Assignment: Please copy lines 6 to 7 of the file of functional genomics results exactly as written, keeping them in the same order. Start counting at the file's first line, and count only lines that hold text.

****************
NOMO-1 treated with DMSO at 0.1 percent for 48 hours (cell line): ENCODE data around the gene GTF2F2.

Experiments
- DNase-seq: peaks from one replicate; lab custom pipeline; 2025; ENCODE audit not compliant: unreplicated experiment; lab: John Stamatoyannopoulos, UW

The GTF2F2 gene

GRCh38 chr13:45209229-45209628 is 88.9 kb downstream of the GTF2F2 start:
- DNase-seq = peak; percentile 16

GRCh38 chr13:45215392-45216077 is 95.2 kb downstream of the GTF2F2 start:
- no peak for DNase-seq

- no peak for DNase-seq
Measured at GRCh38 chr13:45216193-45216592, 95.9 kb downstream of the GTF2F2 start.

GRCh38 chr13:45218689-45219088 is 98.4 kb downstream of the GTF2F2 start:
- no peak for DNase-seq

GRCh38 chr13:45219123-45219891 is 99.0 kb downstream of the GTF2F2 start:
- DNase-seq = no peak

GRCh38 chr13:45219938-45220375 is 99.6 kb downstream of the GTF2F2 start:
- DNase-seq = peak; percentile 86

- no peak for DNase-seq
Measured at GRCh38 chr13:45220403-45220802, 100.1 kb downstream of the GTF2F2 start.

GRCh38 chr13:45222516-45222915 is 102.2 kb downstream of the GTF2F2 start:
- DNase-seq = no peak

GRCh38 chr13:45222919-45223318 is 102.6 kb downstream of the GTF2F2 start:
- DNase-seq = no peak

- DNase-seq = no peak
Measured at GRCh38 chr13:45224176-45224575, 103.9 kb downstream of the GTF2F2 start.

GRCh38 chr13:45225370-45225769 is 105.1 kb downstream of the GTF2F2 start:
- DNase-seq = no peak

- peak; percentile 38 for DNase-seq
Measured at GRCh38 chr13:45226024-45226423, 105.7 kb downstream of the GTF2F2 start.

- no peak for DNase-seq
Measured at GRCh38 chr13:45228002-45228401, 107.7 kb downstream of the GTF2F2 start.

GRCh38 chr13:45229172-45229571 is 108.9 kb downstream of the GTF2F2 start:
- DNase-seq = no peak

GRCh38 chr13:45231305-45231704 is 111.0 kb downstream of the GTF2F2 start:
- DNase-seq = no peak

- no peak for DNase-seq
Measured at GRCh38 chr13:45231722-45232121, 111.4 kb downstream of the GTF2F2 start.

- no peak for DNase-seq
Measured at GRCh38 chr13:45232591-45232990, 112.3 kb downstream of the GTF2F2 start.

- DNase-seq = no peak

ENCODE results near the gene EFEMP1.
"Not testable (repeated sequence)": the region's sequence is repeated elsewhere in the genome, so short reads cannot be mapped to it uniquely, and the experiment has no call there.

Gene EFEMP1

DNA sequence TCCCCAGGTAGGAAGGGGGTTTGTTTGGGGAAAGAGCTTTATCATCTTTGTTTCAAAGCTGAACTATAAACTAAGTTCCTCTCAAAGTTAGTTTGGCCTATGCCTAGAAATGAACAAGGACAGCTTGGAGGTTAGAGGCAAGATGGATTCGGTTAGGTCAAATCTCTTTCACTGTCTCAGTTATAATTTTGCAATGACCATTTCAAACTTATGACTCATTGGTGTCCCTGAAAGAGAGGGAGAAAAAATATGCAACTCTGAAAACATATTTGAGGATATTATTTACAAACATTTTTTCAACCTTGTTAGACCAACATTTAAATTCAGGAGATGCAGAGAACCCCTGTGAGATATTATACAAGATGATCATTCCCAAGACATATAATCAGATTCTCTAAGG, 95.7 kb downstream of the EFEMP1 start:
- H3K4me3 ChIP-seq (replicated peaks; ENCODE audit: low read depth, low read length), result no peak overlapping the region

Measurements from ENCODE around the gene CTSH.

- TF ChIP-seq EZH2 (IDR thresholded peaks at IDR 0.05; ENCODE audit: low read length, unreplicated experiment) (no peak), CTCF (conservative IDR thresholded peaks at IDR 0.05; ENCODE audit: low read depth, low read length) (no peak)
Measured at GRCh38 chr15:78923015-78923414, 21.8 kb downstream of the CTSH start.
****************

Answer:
- DNase-seq = peak; percentile 16

GRCh38 chr13:45215392-45216077 is 95.2 kb downstream of the GTF2F2 start: